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Courtesy of Metro Creative

Massage therapists are available locally to provide stress relief and relaxation.

Editor’s note: This is a weekly series focusing on the importance of buying local.

Terri Dydiw was looking for a little bit of stress relief and a vehicle to feel better after her mother was diagnosed with colon cancer about a decade and a half ago.

She has been a constant believer that massages truly do help the mind and body.

“It really helps with stress,” the Washington resident said.

“It can make a big difference in attitude.

“I started because of my mother’s diagnosis. My siblings and I knew there was a chance we could get it. I’ve done them ever since.”

Dydiw also practices yoga to go along with the massages.

“They complement each other,” she said. “They go hand-in-hand. I would absolutely recommend (messages).”

Dydiw is a patron of Crossroads Chiropractic Clinic, West Chestnut Street, Washington.

Elizabeth Barclay, a licensed massage therapist at Crossroads, said most who come to the clinic have “some kind of muscular issue.”

She added the profile of others seeking comfort from massage include those who suffer from headaches, back issues or athletes looking for help with muscle performance.

“A lot of people hold stress in muscles, mostly in the neck and through the shoulder blades,” Barclay said.

Lore Lei Patrick, who has a studio on Main Street, Washington, features Reflexology — a discipline of both health and therapy of the feet.

“Reflex of the feet is stimulating,” she said. “That stimulation affects the whole person and whole body — emotionally, physically, mentally and spiritually. It’s a total mind and body discipline.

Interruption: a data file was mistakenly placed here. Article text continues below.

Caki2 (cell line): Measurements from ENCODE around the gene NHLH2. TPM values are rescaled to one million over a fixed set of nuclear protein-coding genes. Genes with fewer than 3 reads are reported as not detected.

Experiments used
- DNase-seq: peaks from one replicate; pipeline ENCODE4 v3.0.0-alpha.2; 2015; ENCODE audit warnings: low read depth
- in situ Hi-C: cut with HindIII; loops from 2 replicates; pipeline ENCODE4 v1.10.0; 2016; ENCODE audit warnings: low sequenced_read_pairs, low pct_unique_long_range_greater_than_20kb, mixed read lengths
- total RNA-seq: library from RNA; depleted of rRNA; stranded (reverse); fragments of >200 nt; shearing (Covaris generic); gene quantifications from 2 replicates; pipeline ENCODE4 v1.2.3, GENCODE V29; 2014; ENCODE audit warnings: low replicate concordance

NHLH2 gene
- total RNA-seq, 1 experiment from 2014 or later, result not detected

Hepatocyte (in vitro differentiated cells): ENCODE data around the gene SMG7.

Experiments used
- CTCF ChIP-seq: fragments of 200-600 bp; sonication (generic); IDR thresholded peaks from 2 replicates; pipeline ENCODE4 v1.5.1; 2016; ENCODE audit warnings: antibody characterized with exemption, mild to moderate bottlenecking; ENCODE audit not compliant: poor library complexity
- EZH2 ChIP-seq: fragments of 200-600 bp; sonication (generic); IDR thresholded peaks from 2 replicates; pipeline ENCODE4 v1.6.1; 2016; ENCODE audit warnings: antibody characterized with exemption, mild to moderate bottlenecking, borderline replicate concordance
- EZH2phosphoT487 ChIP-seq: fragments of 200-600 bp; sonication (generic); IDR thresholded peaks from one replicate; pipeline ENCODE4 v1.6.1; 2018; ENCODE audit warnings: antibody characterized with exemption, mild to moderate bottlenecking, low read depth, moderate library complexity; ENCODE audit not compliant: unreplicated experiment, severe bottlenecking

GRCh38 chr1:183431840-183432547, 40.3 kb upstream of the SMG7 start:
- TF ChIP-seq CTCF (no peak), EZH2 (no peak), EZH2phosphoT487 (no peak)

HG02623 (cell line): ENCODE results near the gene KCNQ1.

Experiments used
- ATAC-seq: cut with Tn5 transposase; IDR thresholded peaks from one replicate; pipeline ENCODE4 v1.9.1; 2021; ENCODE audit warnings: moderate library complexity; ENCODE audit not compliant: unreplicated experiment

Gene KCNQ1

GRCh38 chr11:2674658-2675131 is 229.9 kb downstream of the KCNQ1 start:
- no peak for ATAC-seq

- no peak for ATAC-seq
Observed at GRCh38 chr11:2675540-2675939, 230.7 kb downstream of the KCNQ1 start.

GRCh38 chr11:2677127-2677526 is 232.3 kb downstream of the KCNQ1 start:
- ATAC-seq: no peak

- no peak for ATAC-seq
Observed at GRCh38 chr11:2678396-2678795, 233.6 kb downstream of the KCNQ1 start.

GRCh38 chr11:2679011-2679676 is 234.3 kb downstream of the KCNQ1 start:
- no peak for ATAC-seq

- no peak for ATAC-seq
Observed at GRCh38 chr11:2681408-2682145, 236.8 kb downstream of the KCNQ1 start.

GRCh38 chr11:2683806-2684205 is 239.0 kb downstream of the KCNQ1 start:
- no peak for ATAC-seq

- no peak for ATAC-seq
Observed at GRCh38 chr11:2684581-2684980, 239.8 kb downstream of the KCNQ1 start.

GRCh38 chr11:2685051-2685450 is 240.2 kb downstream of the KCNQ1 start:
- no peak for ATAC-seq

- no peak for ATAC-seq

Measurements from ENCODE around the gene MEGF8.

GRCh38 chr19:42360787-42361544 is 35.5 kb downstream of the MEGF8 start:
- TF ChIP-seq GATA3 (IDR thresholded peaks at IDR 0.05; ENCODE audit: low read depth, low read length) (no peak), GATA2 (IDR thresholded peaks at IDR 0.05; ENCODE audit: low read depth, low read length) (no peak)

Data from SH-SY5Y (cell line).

“Reflexology balances all aspects of a person. People are looking for balance. It is not a foot message. It’s much more therapeutic.”

Patrick said the process does relieve pain, tension and stress. It can also improve circulation, invigorate muscles and allows the body to relax.

“It detoxifies, improves blood flow,” Patrick said. “I’ve had people come in and they said it changes patterns, gives them more hope and allows them to be happier and see the world in a more positive way.”

According to mayoclinic.org, a massage can be a powerful tool to help one “take charge” of one’s health and well-being.

At the same time, a massage used to be available only through luxury spas and upscale health clubs.

Today, massage therapy is offered in businesses, clinics, hospitals and even airports.

Massage is a general term for pressing, rubbing and manipulating your skin, muscles, tendons and ligaments.

Massage may range from light stroking to deep pressure.

There are many different types of massage, including these common types:

  • Swedish massage: This is a gentle form of massage that uses long strokes, kneading, deep circular movements, vibration and tapping. It helps you feel relaxed and energized.
  • Deep massage: This massage technique uses slower, more-forceful strokes to target the deeper layers of muscle and connective tissue. It’s commonly used to help with muscle damage from injuries.
  • Sports massage: This is similar to Swedish massage, but it’s geared toward people involved in sport activities to help prevent or treat injuries.
  • Trigger point massage: This massage focuses on areas of tight muscle fibers that can form in your muscles after injuries or overuse.

Massage is generally considered part of integrative medicine. It’s increasingly being offered along with standard treatment for a wide range of medical conditions and situations.

Massage benefits can include:

  • Reducing stress and increasing relaxation;
  • Reducing pain and muscle soreness and tension;
  • Improving circulation, energy and alertness;
  • Lowering heart rate and blood pressure;
  • Improving immune function.

Beyond the benefits for specific conditions or diseases, some people enjoy massage because it often produces feelings of caring, comfort and connection.

Those interested in joining the Be Local Network can contact Chris Slota at 724-225-1326 or by email at chris@belocal.net. Discount cards are available at the Observer-Reporter and Almanac office, 122 S. Main St., Washington.

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